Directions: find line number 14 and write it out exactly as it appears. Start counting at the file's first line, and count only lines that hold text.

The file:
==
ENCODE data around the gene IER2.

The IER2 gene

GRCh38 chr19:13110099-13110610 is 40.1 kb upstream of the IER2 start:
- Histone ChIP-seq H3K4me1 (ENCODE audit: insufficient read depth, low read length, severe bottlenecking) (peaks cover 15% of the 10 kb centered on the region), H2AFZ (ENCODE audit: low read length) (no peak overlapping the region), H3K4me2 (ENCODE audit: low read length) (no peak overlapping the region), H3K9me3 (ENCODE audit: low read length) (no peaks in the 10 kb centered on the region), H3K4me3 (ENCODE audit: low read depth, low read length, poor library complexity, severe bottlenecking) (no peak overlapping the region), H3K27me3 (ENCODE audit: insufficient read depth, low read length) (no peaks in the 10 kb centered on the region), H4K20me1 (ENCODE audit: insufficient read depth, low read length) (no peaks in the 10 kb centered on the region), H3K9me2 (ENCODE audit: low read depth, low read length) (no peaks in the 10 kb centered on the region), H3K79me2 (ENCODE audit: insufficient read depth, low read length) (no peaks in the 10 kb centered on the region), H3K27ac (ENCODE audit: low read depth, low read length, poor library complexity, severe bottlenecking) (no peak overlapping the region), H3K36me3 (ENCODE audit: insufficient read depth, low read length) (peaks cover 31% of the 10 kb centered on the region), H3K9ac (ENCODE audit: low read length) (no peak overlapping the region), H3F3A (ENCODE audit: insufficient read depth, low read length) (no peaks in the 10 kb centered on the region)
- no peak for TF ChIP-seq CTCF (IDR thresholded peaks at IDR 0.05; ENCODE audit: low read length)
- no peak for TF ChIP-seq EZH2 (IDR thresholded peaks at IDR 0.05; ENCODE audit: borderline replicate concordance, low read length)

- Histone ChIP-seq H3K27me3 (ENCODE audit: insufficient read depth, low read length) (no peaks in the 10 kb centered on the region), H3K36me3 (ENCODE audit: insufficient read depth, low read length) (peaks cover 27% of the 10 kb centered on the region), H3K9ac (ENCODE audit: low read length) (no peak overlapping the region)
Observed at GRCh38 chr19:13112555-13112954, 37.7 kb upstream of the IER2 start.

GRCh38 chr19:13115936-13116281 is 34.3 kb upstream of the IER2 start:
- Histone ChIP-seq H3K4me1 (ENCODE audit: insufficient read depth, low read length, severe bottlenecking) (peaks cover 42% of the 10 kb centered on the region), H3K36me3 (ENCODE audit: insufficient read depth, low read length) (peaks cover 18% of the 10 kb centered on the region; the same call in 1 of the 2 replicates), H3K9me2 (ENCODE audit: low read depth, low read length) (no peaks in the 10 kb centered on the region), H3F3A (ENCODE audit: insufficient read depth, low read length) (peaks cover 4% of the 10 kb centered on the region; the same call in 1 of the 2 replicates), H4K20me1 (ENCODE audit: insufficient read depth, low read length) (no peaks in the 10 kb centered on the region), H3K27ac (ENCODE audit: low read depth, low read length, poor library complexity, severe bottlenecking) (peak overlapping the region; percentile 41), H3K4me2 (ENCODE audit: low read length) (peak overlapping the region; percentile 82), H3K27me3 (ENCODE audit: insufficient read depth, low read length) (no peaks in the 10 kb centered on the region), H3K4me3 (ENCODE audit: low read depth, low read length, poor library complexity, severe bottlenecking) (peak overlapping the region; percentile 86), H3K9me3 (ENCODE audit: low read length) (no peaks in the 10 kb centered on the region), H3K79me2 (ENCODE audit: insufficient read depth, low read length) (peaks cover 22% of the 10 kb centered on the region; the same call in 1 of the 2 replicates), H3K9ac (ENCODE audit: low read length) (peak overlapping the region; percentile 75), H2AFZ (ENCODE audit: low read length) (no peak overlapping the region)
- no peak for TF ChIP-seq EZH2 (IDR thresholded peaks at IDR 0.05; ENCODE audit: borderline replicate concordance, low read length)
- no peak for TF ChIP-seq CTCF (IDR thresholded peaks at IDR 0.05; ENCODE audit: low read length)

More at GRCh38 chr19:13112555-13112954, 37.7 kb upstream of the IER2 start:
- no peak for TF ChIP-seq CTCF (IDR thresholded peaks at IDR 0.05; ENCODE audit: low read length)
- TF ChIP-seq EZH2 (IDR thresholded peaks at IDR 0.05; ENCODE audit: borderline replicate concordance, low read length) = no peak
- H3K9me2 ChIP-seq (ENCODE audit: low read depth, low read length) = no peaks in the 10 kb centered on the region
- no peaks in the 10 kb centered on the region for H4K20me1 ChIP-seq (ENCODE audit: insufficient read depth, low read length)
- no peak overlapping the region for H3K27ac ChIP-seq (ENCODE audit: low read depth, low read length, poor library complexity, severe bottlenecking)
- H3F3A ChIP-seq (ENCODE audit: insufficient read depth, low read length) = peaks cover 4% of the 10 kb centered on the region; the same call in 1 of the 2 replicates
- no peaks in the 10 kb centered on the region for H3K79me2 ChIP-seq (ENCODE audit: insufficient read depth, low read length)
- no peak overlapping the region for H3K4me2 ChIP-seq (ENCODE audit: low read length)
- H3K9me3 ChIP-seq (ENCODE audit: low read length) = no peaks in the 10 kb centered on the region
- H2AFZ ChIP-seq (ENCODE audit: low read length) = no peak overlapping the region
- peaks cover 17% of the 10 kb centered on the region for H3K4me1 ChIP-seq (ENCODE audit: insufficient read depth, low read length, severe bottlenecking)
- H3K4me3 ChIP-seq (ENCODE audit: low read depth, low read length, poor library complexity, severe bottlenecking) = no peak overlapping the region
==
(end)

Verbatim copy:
- no peak for TF ChIP-seq CTCF (IDR thresholded peaks at IDR 0.05; ENCODE audit: low read length)